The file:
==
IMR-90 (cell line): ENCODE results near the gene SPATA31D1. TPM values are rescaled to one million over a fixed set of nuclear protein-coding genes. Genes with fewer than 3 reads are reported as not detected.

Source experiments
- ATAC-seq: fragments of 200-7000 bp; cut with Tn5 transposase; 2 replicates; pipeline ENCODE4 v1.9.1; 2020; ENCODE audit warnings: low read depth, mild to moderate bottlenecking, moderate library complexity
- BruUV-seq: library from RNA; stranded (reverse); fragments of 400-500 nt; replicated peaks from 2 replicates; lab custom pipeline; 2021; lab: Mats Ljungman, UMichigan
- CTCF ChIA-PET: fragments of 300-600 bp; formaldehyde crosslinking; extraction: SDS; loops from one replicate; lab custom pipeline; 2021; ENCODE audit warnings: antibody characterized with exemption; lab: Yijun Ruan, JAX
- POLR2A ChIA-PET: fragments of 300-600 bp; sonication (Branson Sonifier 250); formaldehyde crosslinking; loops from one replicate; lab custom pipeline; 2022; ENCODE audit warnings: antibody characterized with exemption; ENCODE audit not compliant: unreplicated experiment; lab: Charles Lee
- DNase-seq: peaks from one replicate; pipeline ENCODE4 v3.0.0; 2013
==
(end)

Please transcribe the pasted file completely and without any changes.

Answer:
IMR-90 (cell line): ENCODE results near the gene SPATA31D1. TPM values are rescaled to one million over a fixed set of nuclear protein-coding genes. Genes with fewer than 3 reads are reported as not detected.

Source experiments
- ATAC-seq: fragments of 200-7000 bp; cut with Tn5 transposase; 2 replicates; pipeline ENCODE4 v1.9.1; 2020; ENCODE audit warnings: low read depth, mild to moderate bottlenecking, moderate library complexity
- BruUV-seq: library from RNA; stranded (reverse); fragments of 400-500 nt; replicated peaks from 2 replicates; lab custom pipeline; 2021; lab: Mats Ljungman, UMichigan
- CTCF ChIA-PET: fragments of 300-600 bp; formaldehyde crosslinking; extraction: SDS; loops from one replicate; lab custom pipeline; 2021; ENCODE audit warnings: antibody characterized with exemption; lab: Yijun Ruan, JAX
- POLR2A ChIA-PET: fragments of 300-600 bp; sonication (Branson Sonifier 250); formaldehyde crosslinking; loops from one replicate; lab custom pipeline; 2022; ENCODE audit warnings: antibody characterized with exemption; ENCODE audit not compliant: unreplicated experiment; lab: Charles Lee
- DNase-seq: peaks from one replicate; pipeline ENCODE4 v3.0.0; 2013